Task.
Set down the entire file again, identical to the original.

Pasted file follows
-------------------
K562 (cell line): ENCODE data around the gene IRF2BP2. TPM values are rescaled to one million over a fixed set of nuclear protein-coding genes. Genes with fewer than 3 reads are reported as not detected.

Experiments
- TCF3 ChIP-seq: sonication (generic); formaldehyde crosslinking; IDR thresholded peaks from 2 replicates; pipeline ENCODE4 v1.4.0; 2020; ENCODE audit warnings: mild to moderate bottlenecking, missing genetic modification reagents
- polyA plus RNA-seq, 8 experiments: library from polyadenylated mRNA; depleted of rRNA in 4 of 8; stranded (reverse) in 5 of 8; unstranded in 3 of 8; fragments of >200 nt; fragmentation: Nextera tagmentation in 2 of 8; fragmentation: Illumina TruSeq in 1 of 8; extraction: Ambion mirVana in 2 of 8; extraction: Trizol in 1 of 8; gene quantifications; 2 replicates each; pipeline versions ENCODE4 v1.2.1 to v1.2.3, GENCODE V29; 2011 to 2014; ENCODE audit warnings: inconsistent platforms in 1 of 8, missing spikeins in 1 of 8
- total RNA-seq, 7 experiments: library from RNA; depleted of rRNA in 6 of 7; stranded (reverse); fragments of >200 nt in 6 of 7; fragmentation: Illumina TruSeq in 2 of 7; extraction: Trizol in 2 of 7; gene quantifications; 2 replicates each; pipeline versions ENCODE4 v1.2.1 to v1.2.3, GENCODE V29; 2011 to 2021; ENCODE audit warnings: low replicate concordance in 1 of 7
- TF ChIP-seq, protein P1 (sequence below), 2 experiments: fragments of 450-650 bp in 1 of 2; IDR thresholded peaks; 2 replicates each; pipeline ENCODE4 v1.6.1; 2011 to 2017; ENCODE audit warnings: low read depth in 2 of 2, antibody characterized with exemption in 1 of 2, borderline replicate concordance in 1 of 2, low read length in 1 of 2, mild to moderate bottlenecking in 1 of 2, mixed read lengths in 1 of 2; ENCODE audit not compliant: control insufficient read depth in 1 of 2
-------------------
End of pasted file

K562 (cell line): ENCODE data around the gene IRF2BP2. TPM values are rescaled to one million over a fixed set of nuclear protein-coding genes. Genes with fewer than 3 reads are reported as not detected.

Experiments
- TCF3 ChIP-seq: sonication (generic); formaldehyde crosslinking; IDR thresholded peaks from 2 replicates; pipeline ENCODE4 v1.4.0; 2020; ENCODE audit warnings: mild to moderate bottlenecking, missing genetic modification reagents
- polyA plus RNA-seq, 8 experiments: library from polyadenylated mRNA; depleted of rRNA in 4 of 8; stranded (reverse) in 5 of 8; unstranded in 3 of 8; fragments of >200 nt; fragmentation: Nextera tagmentation in 2 of 8; fragmentation: Illumina TruSeq in 1 of 8; extraction: Ambion mirVana in 2 of 8; extraction: Trizol in 1 of 8; gene quantifications; 2 replicates each; pipeline versions ENCODE4 v1.2.1 to v1.2.3, GENCODE V29; 2011 to 2014; ENCODE audit warnings: inconsistent platforms in 1 of 8, missing spikeins in 1 of 8
- total RNA-seq, 7 experiments: library from RNA; depleted of rRNA in 6 of 7; stranded (reverse); fragments of >200 nt in 6 of 7; fragmentation: Illumina TruSeq in 2 of 7; extraction: Trizol in 2 of 7; gene quantifications; 2 replicates each; pipeline versions ENCODE4 v1.2.1 to v1.2.3, GENCODE V29; 2011 to 2021; ENCODE audit warnings: low replicate concordance in 1 of 7
- TF ChIP-seq, protein P1 (sequence below), 2 experiments: fragments of 450-650 bp in 1 of 2; IDR thresholded peaks; 2 replicates each; pipeline ENCODE4 v1.6.1; 2011 to 2017; ENCODE audit warnings: low read depth in 2 of 2, antibody characterized with exemption in 1 of 2, borderline replicate concordance in 1 of 2, low read length in 1 of 2, mild to moderate bottlenecking in 1 of 2, mixed read lengths in 1 of 2; ENCODE audit not compliant: control insufficient read depth in 1 of 2